Margery’s uncle, John Simmons (Jane’s younger brother), then made Chilterns his principal residence so that could provide Margery with a secure home, whilst she continued with her education. After Oxford, Margery trained as a dietitian, mainly in America and Canada where the science of nutrition was more advanced. American immigration records tell us that Margery was 5ft 6” tall with green eyes and dark brown hair, and that she spoke French and German!

For many years Margery was the dietitian at St Barts Hospital. She published several books and was the first chairman of the British Dietetic Association when it was formed in 1936. Co-written with Dr Elsie Widdowson, her book Modern Dietary Treatment, published in 1937, included revolutionary developments in food analysis and dietary principals for treating different medical conditions.

John Simmons

New Chilterns, demolished around 2007 courtesy of Simmons/Hood family
New Chilterns, demolished around 2007 courtesy of Simmons/Hood family

Uncle John, who was also independently wealthy and a talented artist, was a founding member of the Bucks Art Society. He established a large studio at Chilterns where he hosted cultural events, such as lectures and concerts. John married Dr Margery Freeborough, in 1930 and built another large house, New Chilterns, in the grounds of Chilterns, as his family home. The drive was lined with lime trees and was later known as Chiltern Drive and is now Lime Tree Walk.

Sharing Margery’s sympathy for the plight of refugees, John founded the Chesham, Amersham and District Refugee Fund. Other committee members included Reverend Briggs of St Marys, Amersham and Lady Olive Astley Cubbitt of Bendrose Grange. In their 1939 June report, they were supporting 12 people, mainly from Vienna, in two rented houses in Ashley Green and Chesham at a cost of £6 per week. The committee made an appeal for financial support and offers of private hospitality as they had been approached by the British Committee for Refugees from Czechoslovakia and other organisations for assistance.

After WWII

After the war Margery continued to support Dorothea and Ivy’s nieces, Jennifer, and Judy, providing a home for them at Chilterns. Dorothea followed Margery to Oxford University before working in publishing in London. Jennifer became a teacher and Judy qualified as a doctor. The girls called Margery “Miss Dear” and stayed very close to her all their lives. When they married, Margery welcomed their husbands into the extended family and helped each of them purchase their first house.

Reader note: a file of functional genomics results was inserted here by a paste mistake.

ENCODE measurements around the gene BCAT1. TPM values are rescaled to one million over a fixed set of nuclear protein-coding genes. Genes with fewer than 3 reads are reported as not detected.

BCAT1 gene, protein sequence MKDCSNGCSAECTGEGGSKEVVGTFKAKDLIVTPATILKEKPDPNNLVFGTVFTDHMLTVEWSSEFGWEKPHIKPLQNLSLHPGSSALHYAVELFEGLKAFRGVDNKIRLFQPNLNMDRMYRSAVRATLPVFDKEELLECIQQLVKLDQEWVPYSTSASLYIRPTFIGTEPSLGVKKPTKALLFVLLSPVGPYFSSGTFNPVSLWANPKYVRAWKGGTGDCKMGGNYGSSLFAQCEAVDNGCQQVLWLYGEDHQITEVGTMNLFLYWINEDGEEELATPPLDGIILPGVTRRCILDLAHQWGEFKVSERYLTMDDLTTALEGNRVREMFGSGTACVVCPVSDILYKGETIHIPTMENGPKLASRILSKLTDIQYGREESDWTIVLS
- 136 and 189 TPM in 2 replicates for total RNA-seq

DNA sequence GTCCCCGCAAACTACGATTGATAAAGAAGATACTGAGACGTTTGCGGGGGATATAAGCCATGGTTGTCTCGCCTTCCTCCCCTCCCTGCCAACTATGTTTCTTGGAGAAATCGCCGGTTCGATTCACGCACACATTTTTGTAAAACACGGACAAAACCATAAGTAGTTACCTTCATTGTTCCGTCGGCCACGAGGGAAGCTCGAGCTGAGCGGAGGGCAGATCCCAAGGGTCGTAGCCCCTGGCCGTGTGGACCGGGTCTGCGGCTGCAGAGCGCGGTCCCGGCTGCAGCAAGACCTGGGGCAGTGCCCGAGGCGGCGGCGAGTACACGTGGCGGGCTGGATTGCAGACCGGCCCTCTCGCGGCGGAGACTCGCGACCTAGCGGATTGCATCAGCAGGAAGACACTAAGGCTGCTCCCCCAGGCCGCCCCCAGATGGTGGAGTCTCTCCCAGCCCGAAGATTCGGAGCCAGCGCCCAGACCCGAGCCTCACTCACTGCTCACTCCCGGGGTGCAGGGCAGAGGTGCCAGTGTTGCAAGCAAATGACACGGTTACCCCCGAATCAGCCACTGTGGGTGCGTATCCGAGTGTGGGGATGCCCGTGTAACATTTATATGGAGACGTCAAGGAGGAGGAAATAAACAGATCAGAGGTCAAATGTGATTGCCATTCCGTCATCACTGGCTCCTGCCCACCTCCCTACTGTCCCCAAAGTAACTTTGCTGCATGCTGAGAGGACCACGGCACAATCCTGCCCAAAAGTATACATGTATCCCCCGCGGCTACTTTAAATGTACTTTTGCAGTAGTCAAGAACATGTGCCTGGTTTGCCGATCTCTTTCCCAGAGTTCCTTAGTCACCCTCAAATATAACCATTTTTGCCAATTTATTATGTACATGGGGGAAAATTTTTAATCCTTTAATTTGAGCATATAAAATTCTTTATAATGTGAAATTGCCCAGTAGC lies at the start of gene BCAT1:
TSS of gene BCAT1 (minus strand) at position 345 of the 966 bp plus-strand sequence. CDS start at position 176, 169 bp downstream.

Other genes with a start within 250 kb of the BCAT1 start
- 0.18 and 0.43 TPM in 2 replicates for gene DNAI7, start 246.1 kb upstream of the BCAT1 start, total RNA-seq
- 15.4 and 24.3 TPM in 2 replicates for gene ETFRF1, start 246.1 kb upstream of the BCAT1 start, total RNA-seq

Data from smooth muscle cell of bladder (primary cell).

In the 1960s and 70s Margery sold some of the estate land for the development of Lincoln Park and Amersham College. New Chilterns was sold after Margery Simmons moved to Little Missenden in the 60s (John had died in 1943). Margery eventually sold Chilterns to Bucks County Council (with a lifetime interest) so it could be adapted and used by the adjoining college after her death. This didn’t happen when Margery died in 1983. Sadly, the council allowed the house to deteriorate to such an extent that it was eventually demolished around 1990. Sunnycorner was also demolished and the site redeveloped. New Chilterns was initially developed into six flats but was demolished and the site redeveloped in 2007. Little remains of the Abrahams’ country estate apart from the mature trees of Lincoln Park and Abraham Close, but the achievements and compassion of this woman should be remembered by the town today.

Sources

John Simmons (1871-1943): Artist by Alexander Simmons, History of Art Dissertation

Dictynna Hood, John Simmons’ granddaughter

Monica Mullins

Ancestry.com

British Newspaper Archive

New Chilterns by John Simmons, son of John Simmons the artist

Life after Death by Dorothea Wallis

Benjamin V. Cohen: Architect of the New Deal by William Lasser

Going Forward (by looking back to dietetics in the 1930s) by Ursula Arens and Dr Margaret Ashwell, NHDmag.com, Issue 113 April 2016

Amersham in the last 100 Years Exhibition file, letter dated 26 January 2005 from David Tench, and a summary of interviews with Margery Abrahams in 1977 and 1979, Amersham Museum collection